The difference between Heparin and Low Molecular Weight Heparin is that Low Molecular Weight Heparins produce a more stable response and they have a lower chance of bleeding than Heparin sodium.
Key Differences Between Heparin and Warfarin
Let's dive into the key differences between these two medications. Heparin can be given intravenously or subcutaneously. However, Heparin can not be given orally because Heparin is inactivated by gastric acids in the stomach. Warfarin can be given orally or intravenously, but it's most commonly given orally.
The onset of these medications are very different. Heparin’s onset is really rapid. It can take just minutes to take effect. This is why it's great for a short term therapy. You can remember this by the 💡 memory trick: Heparin happens FAST.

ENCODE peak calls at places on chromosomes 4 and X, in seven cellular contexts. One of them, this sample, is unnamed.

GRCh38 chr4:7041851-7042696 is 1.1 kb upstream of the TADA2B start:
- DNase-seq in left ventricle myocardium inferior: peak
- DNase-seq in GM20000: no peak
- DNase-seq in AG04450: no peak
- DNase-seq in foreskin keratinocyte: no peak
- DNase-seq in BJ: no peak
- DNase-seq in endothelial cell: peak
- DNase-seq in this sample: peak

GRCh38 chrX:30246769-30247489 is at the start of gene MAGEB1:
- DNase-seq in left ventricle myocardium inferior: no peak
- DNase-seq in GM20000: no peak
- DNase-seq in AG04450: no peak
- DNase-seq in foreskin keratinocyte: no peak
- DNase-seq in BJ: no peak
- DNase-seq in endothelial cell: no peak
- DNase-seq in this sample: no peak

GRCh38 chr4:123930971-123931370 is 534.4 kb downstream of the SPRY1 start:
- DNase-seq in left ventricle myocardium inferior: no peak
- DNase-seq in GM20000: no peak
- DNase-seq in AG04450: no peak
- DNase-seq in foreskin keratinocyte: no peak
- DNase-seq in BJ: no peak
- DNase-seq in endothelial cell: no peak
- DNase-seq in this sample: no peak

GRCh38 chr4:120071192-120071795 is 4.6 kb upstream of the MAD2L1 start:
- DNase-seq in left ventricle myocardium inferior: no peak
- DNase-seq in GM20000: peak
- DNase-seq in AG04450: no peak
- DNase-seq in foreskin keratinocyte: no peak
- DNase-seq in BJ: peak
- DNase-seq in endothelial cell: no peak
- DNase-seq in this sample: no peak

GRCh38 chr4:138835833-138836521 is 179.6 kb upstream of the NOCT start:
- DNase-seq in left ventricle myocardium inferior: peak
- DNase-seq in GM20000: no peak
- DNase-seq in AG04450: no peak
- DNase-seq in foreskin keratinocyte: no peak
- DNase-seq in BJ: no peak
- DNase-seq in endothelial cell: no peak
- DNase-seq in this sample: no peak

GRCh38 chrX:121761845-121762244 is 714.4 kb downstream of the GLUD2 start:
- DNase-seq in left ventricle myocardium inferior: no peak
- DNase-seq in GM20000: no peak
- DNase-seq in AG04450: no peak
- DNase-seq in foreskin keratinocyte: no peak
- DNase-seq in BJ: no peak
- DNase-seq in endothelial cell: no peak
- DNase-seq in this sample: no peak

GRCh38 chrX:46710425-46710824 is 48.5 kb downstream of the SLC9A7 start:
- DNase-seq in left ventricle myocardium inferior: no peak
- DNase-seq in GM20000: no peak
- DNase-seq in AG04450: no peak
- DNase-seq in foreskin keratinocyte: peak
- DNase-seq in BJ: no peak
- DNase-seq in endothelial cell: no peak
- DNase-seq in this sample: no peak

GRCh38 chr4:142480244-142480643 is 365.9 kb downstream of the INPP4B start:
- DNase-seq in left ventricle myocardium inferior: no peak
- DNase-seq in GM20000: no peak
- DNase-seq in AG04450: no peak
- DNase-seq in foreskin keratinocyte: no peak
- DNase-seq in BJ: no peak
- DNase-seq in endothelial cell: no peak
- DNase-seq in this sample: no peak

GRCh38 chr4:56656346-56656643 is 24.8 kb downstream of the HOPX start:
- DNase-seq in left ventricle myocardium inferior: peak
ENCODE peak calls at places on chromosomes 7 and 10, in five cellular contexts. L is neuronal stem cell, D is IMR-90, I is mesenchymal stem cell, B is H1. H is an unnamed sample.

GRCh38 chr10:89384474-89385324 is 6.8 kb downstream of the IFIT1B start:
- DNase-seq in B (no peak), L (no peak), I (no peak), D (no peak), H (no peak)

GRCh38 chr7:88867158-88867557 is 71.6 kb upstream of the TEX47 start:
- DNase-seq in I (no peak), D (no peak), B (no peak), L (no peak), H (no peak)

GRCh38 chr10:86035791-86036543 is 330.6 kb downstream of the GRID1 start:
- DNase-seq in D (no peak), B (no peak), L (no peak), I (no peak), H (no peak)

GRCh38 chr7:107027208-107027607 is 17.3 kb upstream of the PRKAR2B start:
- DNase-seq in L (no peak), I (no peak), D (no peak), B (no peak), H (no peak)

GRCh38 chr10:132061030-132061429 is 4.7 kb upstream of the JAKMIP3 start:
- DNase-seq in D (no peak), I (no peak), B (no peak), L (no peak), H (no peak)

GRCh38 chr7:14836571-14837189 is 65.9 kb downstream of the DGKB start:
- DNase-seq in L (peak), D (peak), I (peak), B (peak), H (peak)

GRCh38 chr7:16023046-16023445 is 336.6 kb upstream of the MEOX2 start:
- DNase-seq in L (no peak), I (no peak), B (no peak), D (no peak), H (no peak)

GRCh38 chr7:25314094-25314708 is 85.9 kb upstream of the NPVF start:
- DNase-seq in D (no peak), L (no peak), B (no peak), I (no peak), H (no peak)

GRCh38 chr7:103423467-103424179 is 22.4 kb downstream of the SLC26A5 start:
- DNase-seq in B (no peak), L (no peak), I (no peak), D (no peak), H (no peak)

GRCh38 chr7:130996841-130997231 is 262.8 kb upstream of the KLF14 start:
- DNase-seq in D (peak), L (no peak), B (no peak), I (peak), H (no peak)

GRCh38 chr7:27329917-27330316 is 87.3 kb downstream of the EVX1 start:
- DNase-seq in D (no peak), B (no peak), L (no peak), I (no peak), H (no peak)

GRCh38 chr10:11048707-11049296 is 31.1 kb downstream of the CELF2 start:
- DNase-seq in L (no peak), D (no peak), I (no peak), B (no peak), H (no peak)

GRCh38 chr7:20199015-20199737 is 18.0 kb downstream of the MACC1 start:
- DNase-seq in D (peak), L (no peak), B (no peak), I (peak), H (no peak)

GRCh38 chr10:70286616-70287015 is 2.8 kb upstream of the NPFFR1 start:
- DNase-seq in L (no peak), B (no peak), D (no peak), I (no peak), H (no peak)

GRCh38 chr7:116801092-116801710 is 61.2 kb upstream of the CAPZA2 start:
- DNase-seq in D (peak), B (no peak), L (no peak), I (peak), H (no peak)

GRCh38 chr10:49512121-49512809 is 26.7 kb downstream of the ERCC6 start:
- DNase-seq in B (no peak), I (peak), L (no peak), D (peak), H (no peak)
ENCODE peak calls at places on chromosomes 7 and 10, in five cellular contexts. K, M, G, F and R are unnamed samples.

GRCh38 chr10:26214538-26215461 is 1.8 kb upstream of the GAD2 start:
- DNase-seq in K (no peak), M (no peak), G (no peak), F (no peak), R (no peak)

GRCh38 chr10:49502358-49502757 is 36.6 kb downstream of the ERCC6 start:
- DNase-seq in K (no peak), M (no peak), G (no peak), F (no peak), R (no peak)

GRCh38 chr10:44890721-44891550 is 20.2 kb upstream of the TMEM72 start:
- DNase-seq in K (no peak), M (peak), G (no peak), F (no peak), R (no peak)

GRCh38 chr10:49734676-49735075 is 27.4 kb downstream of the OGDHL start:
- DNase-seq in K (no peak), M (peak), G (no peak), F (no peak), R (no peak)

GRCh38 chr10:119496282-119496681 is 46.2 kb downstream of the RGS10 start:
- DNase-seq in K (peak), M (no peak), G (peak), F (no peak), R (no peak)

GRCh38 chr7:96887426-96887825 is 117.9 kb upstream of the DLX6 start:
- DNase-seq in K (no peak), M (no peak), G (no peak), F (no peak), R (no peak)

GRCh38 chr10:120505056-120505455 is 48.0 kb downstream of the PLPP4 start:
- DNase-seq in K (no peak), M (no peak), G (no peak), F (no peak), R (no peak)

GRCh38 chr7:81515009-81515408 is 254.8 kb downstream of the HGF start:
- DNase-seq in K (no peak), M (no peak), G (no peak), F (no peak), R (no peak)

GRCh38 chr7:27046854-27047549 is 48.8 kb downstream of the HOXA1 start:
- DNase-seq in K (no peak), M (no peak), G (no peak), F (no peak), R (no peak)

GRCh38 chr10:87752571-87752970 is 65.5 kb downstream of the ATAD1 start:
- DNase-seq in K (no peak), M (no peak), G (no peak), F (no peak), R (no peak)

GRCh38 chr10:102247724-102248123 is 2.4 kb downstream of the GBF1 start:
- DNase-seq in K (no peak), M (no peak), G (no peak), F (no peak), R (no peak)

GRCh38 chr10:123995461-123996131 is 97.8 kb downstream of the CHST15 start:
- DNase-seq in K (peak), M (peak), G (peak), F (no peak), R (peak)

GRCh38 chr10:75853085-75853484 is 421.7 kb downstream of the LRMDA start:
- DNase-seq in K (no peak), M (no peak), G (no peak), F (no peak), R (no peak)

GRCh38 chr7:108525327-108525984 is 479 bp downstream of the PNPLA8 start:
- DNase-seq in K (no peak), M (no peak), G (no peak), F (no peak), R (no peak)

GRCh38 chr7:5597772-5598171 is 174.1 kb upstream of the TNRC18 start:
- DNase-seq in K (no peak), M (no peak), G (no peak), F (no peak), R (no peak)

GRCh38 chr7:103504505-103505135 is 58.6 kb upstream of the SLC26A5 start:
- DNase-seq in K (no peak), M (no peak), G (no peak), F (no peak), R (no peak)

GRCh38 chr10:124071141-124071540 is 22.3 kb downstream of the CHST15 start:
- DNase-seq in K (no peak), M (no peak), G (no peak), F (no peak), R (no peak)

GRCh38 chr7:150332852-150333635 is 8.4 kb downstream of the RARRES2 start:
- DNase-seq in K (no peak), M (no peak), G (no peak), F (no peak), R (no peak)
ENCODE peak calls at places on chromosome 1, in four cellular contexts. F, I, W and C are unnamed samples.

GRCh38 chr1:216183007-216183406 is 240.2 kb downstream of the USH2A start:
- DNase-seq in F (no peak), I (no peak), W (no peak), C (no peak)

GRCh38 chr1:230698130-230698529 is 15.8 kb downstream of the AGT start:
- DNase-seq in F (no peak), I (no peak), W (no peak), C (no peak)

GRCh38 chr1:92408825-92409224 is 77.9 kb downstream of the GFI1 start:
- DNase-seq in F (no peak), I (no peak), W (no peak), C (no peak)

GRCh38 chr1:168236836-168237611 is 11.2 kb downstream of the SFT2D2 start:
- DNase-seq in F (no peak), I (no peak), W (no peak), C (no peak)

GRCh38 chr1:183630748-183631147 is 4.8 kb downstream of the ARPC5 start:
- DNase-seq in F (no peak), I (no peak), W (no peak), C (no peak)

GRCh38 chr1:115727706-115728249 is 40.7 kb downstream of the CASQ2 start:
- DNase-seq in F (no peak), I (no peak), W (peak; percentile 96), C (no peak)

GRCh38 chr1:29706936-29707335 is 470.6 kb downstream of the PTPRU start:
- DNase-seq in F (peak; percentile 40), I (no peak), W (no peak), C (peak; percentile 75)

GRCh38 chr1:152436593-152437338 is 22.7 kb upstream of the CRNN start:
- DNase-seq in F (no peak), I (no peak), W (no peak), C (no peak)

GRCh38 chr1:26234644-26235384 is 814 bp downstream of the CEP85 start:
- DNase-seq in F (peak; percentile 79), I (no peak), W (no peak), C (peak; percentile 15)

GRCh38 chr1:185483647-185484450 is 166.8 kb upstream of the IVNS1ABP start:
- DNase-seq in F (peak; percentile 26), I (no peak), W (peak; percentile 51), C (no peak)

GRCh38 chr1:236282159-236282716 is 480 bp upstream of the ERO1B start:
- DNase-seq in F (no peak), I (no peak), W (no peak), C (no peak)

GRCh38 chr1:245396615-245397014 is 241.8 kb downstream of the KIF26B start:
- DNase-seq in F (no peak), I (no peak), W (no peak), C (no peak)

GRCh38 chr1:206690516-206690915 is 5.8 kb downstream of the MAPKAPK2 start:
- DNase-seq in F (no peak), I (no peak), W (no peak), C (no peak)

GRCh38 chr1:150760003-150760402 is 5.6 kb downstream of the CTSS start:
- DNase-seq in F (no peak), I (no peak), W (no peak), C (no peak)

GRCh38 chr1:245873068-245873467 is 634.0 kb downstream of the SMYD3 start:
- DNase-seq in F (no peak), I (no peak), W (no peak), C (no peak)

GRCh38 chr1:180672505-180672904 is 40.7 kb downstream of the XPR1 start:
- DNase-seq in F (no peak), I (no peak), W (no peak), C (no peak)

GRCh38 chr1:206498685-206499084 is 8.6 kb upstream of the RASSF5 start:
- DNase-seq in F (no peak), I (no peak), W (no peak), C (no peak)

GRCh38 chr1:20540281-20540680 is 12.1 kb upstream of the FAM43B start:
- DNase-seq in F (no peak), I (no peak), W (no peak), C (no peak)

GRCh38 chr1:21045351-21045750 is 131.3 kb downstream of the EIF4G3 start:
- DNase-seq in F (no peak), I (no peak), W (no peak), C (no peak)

The onset of Warfarin is much different. The onset is slow. It can take hours to take effect and even days to reach maximum therapeutic levels, which is why it's great for a long-term therapy. You can remember this by the 💡 memory trick: Warfarin You have to WAIT!
Can you give Heparin and Warfarin Together?
A common question that's asked is “can you give Heparin and Warfarin together?” The answer is YES. Both medications will be given for several days until Warfarin reaches therapeutic levels. Heparin works immediately, which allows time for Warfarin to take effect.
Are these medications safe for pregnancy?
OK, let's talk about the effects of these medications during pregnancy. Heparin is safe to give during pregnancy because it does not cross the placenta or into the breast milk. Warfarin is not safe during pregnancy because it crosses the placenta and is teratogenic, meaning it causes harm to the developing fetus.
💡 A memory trick for this is: Warfarin think WAIT, don't give that to a pregnant person.